• A noble fragment of a book of hours of the Use of Paris, published by Vérard, a scribe who became one of the best-known early French printers. Printedon vellum, this work exhibits the practice of combining text produced via the new technology of printing from moveable type with the centuries-old practice of hand-accomplished illumination and color-ornamentation of manuscripts. Vérard’s crisply printed text is beautifully embellished with initials and line in-fills in red, blue, and gilt.
Mary’s coronation as Queen of Heaven is depicted in the miniature that opens the work. It has been nicely overpainted in shades of blue, green, red, white, and gold, and is followed by five leaves of text, most from either gatherings “I” or “k”; the unsigned leaves may be, or seem to be, from other portions of the book. Each leaf bears numerous one- and/or two-line illuminated initials on fields of either red or blue. The first two leaves after the miniature also have extensive illuminated in-fill on fields of alternating blue and red.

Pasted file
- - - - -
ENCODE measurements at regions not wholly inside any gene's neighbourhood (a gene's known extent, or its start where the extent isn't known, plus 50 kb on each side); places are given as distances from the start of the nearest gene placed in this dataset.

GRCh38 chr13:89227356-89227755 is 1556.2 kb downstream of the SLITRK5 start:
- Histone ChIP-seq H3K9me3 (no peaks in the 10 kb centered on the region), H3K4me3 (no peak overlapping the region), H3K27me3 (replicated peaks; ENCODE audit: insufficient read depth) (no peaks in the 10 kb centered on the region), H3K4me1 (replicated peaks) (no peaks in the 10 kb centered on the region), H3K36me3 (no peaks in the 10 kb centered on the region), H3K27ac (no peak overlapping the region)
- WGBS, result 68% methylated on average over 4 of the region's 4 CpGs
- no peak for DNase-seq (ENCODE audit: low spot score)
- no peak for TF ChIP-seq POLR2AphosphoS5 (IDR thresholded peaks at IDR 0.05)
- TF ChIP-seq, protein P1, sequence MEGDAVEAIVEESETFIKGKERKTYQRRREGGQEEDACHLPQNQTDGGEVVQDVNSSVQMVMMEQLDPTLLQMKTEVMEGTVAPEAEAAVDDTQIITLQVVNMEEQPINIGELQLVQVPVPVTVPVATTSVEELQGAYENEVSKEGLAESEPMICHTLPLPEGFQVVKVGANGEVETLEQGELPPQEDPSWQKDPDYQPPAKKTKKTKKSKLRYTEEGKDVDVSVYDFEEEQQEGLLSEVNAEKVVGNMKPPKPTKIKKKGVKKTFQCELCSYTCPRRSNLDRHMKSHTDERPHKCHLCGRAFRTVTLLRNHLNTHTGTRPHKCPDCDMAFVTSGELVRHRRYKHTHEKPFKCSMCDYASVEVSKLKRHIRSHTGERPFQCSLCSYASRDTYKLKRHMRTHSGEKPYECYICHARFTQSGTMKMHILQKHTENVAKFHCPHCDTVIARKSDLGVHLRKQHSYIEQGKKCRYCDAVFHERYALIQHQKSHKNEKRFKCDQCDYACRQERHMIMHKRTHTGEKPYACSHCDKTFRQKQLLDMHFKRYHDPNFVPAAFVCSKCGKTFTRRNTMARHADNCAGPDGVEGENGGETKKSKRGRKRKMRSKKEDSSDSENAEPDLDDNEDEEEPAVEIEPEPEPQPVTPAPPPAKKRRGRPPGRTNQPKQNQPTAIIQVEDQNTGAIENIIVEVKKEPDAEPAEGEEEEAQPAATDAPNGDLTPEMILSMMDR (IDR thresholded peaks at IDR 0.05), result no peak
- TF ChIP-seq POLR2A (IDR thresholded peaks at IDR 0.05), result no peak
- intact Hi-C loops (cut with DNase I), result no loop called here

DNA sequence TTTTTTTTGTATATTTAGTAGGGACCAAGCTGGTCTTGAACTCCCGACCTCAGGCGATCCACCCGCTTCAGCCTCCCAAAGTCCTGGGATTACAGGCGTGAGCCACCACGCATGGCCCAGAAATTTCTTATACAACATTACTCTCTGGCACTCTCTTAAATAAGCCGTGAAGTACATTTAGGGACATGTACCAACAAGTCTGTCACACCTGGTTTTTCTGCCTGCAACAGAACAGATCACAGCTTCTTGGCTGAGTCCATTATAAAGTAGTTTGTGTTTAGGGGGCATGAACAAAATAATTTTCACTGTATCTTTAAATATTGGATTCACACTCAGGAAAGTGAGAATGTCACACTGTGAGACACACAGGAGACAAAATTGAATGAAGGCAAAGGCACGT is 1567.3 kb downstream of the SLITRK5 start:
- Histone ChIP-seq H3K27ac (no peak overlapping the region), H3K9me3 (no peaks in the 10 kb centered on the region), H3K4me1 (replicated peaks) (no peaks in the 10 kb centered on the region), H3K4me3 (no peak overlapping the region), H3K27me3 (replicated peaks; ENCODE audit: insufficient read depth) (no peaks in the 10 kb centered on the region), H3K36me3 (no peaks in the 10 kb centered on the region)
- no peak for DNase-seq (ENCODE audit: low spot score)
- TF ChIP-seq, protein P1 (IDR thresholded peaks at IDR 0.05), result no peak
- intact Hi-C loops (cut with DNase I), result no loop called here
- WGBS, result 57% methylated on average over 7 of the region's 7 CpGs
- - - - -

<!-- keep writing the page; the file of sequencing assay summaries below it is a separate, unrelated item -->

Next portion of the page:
A laid-in letter dated 1948 describes the efforts of L.A. Sheppard of the British Museum to identify this book; Sheppard notes that it does not match any edition then held by the British Museum, and that its incomplete state makes precise identification difficult, but he does note that he has identified the type as one belonging to Vérard and that Vérard used it during the period ca. 1500 to 1512.
Our efforts to identify the book of hours edition (Use of Paris) of which this is a fragment, have resulted in our wondering if it is from a now lost edition. We have not matched it to any edition reported in U.S. libraries, or found it in any of the works listing Vérard imprints.
Complete copies of Vérard’s books of hours on vellum are highly valued and sought by collectors and libraries. They generally sell in the mid-six figures.
• On Vérard and his place in printing history, see: MacFarlane, Antoine Vérard (London: Pr. for the Bibliographical Society, 1900). Recent morocco panelled and framed in gilt rolls, old-style, with gilt-stamped corner fleurons; spine with gilt-stamped title, gilt-ruled raised bands, and gilt-stamped decorative devices in compartments. First leaf trimmed to size of illumination, that now mounted. Leaves with text areas generally clean; some spotting and staining in margins only. Laid-in letter on British Museum stationery as described above; brief biography of Vérard also laid in. Treasurable.